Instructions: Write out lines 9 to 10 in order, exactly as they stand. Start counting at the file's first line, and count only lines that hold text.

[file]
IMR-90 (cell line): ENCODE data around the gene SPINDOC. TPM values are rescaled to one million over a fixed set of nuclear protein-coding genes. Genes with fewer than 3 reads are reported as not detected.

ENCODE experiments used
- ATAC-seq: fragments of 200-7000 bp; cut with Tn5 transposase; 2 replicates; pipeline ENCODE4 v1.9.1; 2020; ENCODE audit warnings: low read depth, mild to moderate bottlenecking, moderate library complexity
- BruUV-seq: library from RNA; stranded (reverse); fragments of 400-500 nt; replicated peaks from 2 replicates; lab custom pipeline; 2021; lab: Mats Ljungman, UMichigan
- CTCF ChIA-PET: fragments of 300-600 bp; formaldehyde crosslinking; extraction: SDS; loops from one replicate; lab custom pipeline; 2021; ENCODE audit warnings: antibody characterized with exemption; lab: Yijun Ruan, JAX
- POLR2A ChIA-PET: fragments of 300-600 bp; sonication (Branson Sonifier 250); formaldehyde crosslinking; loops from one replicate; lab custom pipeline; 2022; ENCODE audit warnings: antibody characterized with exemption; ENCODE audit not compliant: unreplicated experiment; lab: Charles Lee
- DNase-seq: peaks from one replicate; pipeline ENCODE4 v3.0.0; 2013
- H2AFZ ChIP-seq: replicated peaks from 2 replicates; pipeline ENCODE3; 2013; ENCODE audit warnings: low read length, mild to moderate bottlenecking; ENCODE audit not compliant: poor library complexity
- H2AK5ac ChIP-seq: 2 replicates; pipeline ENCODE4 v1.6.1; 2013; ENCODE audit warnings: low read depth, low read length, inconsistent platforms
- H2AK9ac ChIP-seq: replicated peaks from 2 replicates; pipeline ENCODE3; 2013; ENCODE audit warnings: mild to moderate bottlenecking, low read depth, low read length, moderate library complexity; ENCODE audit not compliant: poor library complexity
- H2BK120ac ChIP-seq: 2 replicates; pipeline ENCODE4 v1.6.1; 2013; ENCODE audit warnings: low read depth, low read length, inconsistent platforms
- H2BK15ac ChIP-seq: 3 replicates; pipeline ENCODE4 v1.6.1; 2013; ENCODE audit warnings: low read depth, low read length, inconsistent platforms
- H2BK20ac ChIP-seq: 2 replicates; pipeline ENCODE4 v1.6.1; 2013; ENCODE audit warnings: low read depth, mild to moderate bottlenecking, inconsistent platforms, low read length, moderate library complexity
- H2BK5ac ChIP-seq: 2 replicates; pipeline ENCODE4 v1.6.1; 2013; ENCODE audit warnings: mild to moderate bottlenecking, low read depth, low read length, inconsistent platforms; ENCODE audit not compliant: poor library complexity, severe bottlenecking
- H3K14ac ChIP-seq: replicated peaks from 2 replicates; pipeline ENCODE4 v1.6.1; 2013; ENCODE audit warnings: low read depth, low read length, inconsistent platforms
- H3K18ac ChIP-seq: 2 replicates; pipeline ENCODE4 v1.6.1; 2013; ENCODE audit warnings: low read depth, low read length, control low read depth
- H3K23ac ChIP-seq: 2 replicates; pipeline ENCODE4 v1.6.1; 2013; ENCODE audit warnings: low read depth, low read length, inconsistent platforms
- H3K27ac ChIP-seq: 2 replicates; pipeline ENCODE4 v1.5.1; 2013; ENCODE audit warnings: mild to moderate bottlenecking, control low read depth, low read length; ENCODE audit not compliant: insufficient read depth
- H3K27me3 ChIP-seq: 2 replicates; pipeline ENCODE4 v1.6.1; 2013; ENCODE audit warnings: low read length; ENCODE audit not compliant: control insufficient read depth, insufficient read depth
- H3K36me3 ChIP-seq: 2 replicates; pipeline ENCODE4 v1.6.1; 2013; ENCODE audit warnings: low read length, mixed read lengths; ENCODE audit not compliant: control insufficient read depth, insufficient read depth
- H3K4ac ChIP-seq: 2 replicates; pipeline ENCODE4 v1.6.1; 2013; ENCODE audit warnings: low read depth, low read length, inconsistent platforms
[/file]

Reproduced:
- H2AK5ac ChIP-seq: 2 replicates; pipeline ENCODE4 v1.6.1; 2013; ENCODE audit warnings: low read depth, low read length, inconsistent platforms
- H2AK9ac ChIP-seq: replicated peaks from 2 replicates; pipeline ENCODE3; 2013; ENCODE audit warnings: mild to moderate bottlenecking, low read depth, low read length, moderate library complexity; ENCODE audit not compliant: poor library complexity